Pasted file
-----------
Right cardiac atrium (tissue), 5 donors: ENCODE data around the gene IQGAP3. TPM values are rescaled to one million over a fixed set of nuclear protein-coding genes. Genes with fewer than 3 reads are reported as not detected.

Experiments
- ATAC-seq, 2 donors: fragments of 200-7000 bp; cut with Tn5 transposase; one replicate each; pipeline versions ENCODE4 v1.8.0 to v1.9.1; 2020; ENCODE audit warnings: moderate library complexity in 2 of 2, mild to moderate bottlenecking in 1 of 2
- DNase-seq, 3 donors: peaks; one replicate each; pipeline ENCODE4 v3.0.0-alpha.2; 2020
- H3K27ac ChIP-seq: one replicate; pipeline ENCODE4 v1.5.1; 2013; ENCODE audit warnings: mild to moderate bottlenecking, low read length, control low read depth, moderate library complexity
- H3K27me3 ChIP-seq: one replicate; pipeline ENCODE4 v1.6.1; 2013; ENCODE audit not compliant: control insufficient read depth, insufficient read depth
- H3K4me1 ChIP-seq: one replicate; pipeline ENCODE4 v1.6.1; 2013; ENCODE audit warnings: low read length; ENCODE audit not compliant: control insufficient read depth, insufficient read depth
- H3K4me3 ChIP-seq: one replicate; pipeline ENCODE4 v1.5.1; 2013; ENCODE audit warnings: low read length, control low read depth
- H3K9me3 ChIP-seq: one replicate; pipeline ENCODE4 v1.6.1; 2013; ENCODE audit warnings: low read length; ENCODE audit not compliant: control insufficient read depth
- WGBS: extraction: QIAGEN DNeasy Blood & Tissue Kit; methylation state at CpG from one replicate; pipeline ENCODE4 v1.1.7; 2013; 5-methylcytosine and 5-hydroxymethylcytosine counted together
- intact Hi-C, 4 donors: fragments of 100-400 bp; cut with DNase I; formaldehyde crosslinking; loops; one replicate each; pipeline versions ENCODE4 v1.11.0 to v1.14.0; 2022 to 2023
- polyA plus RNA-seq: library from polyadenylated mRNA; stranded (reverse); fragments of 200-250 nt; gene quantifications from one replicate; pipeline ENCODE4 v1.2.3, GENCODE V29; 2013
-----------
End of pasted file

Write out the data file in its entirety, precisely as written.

Right cardiac atrium (tissue), 5 donors: ENCODE data around the gene IQGAP3. TPM values are rescaled to one million over a fixed set of nuclear protein-coding genes. Genes with fewer than 3 reads are reported as not detected.

Experiments
- ATAC-seq, 2 donors: fragments of 200-7000 bp; cut with Tn5 transposase; one replicate each; pipeline versions ENCODE4 v1.8.0 to v1.9.1; 2020; ENCODE audit warnings: moderate library complexity in 2 of 2, mild to moderate bottlenecking in 1 of 2
- DNase-seq, 3 donors: peaks; one replicate each; pipeline ENCODE4 v3.0.0-alpha.2; 2020
- H3K27ac ChIP-seq: one replicate; pipeline ENCODE4 v1.5.1; 2013; ENCODE audit warnings: mild to moderate bottlenecking, low read length, control low read depth, moderate library complexity
- H3K27me3 ChIP-seq: one replicate; pipeline ENCODE4 v1.6.1; 2013; ENCODE audit not compliant: control insufficient read depth, insufficient read depth
- H3K4me1 ChIP-seq: one replicate; pipeline ENCODE4 v1.6.1; 2013; ENCODE audit warnings: low read length; ENCODE audit not compliant: control insufficient read depth, insufficient read depth
- H3K4me3 ChIP-seq: one replicate; pipeline ENCODE4 v1.5.1; 2013; ENCODE audit warnings: low read length, control low read depth
- H3K9me3 ChIP-seq: one replicate; pipeline ENCODE4 v1.6.1; 2013; ENCODE audit warnings: low read length; ENCODE audit not compliant: control insufficient read depth
- WGBS: extraction: QIAGEN DNeasy Blood & Tissue Kit; methylation state at CpG from one replicate; pipeline ENCODE4 v1.1.7; 2013; 5-methylcytosine and 5-hydroxymethylcytosine counted together
- intact Hi-C, 4 donors: fragments of 100-400 bp; cut with DNase I; formaldehyde crosslinking; loops; one replicate each; pipeline versions ENCODE4 v1.11.0 to v1.14.0; 2022 to 2023
- polyA plus RNA-seq: library from polyadenylated mRNA; stranded (reverse); fragments of 200-250 nt; gene quantifications from one replicate; pipeline ENCODE4 v1.2.3, GENCODE V29; 2013